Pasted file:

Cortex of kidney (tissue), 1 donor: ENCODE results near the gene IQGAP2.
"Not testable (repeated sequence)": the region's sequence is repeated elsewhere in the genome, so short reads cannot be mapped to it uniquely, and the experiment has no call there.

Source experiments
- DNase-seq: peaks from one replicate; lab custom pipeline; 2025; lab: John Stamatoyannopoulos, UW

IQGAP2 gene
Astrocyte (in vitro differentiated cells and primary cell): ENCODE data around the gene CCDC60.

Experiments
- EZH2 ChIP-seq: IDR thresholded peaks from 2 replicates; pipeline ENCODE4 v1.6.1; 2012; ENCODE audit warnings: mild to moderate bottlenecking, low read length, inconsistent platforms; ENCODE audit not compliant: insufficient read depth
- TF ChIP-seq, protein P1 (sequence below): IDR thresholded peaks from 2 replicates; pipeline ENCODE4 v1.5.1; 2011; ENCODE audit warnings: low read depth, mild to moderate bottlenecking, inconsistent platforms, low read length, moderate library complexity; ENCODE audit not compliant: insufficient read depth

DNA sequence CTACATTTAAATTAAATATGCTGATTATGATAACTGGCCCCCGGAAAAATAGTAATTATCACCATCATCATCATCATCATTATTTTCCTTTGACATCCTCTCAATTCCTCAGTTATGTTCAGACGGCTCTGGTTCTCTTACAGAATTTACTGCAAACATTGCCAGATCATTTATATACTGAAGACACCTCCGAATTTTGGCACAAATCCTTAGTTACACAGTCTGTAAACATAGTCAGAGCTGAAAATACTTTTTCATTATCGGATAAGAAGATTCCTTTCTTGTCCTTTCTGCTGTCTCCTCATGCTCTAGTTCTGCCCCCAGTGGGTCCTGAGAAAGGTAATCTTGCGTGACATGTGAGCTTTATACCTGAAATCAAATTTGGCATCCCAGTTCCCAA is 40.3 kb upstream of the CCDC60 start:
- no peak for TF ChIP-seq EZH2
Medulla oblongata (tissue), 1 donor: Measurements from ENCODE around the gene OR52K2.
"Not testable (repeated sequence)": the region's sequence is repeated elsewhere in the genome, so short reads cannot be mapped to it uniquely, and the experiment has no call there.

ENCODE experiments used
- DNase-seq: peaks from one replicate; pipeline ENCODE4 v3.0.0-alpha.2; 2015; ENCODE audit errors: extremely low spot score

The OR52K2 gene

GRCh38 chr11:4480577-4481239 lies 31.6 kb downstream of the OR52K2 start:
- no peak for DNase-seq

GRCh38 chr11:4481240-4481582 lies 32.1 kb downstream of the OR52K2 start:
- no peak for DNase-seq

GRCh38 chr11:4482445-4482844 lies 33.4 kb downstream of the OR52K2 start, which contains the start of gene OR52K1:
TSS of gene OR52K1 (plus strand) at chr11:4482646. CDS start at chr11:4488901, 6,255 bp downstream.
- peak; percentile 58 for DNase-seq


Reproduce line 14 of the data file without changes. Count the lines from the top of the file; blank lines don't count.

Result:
ENCODE experiments used